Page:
Europe will grow faster than Britain and deliver 30pc returns to investors in three years, a fund manager has claimed.
Rory Bateman, head of UK and European investments for fund giant Schroders, said the fortunes for Europe looked promising, while Britain’s growth would be more muted.
He pinned his expectations for Europe’s improving fortunes on two things: low interest rates and companies’ increased profitability. In addition, the fall in European markets since May provided a cheap entry point for investors, he added.
Mr Bateman is not alone: a number of other asset managers have put more of their clients’ money into Europe in recent months.
Damian Barry, an investment manager at 7IM, said he currently had his biggest bet on Europe. The firm’s “balanced” multi-asset fund, which invests across a range of assets and stock markets, currently has 8pc of its money in Europe, whereas the continent accounts for just 6pc of global stock markets.
“In recent years Europe has had its share of problems, a lot of them political,” Mr Barry said. “But what we see this year is that the political risks have dissipated and, coinciding with that, the economy is doing much better. We are seeing better numbers out of Italy, Spain and even Greece, as well as Ireland, and there’s reason to be optimistic about the future.”
At the beginning of the year there was a lot of nervousness about elections across Europe, but these have largely been allayed. This weekend’s German elections are widely predicted to be won by Angela Merkel, further boosting stability in the region.
Richard Turnill, the global chief investment strategist at BlackRock, the giant asset manager, also believes now is the time to invest in Europe. He said: “A largely benign European political backdrop looks to be setting the stage for a favourable investment environment in the near term.”
Mr Bateman said the prospects for Europe were better than Britain’s. “The UK market offers lots of different opportunities, but Brexit is likely to have some impact on the economy,” he said.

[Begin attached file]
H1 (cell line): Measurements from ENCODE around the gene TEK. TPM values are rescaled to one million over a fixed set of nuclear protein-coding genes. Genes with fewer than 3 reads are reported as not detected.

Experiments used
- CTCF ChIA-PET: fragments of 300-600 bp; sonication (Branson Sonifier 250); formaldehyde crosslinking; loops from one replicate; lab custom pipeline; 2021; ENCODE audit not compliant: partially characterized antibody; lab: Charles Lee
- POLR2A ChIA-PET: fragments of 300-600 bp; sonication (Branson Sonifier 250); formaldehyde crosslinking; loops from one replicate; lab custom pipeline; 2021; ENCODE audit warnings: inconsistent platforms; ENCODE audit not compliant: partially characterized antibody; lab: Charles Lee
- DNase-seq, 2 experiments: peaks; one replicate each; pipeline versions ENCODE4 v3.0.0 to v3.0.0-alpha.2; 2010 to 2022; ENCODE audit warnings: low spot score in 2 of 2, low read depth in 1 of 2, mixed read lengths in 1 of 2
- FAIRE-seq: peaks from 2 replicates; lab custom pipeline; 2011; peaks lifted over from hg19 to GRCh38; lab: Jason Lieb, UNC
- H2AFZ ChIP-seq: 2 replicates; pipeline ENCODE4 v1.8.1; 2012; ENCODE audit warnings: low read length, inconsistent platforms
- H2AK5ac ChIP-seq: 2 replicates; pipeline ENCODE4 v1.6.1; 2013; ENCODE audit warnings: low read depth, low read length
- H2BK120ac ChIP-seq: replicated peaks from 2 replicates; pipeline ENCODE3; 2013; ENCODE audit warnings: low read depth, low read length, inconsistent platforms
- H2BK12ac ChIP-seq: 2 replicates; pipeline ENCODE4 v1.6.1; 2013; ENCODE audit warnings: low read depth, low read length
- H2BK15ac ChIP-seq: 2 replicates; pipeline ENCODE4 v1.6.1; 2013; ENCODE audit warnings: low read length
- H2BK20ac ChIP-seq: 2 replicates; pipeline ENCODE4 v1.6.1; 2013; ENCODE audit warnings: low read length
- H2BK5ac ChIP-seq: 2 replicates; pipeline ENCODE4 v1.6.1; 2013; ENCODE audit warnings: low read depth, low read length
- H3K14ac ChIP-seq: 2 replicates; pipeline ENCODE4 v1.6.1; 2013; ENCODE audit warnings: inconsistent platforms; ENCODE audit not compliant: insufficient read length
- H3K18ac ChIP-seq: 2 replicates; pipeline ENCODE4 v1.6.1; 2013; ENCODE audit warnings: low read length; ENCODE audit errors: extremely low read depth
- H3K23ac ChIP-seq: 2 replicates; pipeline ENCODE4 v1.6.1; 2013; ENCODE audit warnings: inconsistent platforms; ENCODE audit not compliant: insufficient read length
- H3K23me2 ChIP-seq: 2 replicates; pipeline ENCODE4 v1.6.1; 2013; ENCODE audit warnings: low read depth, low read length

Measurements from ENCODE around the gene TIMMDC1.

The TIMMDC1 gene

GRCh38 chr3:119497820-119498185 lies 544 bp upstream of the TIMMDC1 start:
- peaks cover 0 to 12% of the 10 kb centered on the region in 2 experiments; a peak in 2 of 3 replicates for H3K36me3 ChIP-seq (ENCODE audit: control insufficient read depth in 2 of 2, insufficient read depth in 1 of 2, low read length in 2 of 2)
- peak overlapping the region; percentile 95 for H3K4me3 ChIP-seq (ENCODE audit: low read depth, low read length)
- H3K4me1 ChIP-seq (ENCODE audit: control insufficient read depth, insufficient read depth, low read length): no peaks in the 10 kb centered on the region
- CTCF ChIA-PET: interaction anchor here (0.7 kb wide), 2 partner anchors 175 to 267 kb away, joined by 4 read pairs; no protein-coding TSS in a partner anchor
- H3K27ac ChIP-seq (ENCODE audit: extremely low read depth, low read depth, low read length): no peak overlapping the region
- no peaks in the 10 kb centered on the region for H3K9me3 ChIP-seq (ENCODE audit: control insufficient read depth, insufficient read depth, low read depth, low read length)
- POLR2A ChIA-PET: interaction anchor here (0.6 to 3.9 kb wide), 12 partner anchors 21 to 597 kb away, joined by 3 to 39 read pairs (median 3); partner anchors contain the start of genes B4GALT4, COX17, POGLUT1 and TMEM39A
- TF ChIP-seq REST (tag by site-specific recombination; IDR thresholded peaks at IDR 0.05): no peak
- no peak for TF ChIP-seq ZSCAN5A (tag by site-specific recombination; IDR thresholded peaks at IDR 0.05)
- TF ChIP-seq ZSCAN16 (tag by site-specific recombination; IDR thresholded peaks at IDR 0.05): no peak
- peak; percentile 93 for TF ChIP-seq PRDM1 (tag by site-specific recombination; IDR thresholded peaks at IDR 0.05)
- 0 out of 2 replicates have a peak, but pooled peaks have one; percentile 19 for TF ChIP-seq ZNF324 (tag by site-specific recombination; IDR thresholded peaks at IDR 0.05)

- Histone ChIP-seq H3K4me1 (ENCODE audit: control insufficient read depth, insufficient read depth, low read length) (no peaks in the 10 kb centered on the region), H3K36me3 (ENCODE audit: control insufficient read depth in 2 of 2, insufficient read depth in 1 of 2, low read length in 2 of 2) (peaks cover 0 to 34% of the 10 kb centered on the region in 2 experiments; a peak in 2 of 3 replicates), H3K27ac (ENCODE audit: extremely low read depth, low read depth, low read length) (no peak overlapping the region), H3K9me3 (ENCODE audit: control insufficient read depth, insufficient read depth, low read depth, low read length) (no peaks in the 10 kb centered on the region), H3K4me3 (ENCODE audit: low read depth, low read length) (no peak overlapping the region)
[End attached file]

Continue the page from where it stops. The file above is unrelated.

“Clearly confidence is a bit more fragile and we think that means investors are more reluctant to pay up for the UK market in the same way as for Europe. Britain is further through the economic cycle; in Europe they are at an earlier stage so you can find more upside in Europe than in the UK.”
Even UK managers are attempting to gain a piece of the European growth story. Richard Bullas, a fund manager at Franklin Templeton, runs a fund that invests in smaller British companies.
However, he said he was nervous about the spending power of British consumers and was instead looking at companies with ties to European growth, such as manufacturing firms that work with European companies.
But what are the risks?
Many investors are keen to know how much Brexit will weigh on the region.
The impact on currencies is the biggest worry, said Mr Barry. The euro has rallied recently, while the pound has yet to recover all of its sharp fall in the wake of the Brexit referendum. He said he was paying close attention to Theresa May’s speech on Brexit this week, as “her stance may have an impact on currency”.
For Mr Bateman the risks to Europe are more global, such as whether China’s growth is sustainable and fears over North Korea.
How cheap is Europe?
One way to measure how cheap markets are is the price to earnings or p/e ratio of the country’s stock market.
A slightly more complex method uses the “Cape” measure. Cape stands for the “cyclically adjusted price to earnings” ratio and compares companies’ average annual earnings over 10 years (adjusted for inflation) with their share price.
Studies have shown that investing in shares (or entire markets) with low Cape valuations tends to result in higher returns in subsequent years – although this is by no means guaranteed, of course.
The table below, with data from Star Capital, a German investment firm, shows how each country stacks up. Based on the data, Star Capital predicts returns of 6.8pc per year from Europe, compared with 3.5pc for America and 7.5pc for emerging markets.
However, it does warn of pockets in Europe that will have lower returns – such as Denmark and Ireland, which have high Cape measures.
What to buy?
As with any market, there are a wide range of European funds that invest in different parts of the market.
Mr Barry bought two new funds this summer, one of which is Miton European Opportunities. He said Miton invested in smaller European companies, typically offering higher growth and with big, recognisable brands, such as car maker Ferrari, its largest holding.
Those who prefer investment trusts could consider the Jupiter European Opportunities Trust, which features in the Telegraph 25 list of our favourite funds.
Those who want a “passive” option that just tracks the market’s performance can look to the Vanguard FTSE Europe ETF or iShares’ Core MSCI Europe ETF – both of which have a 0.1pc annual charge.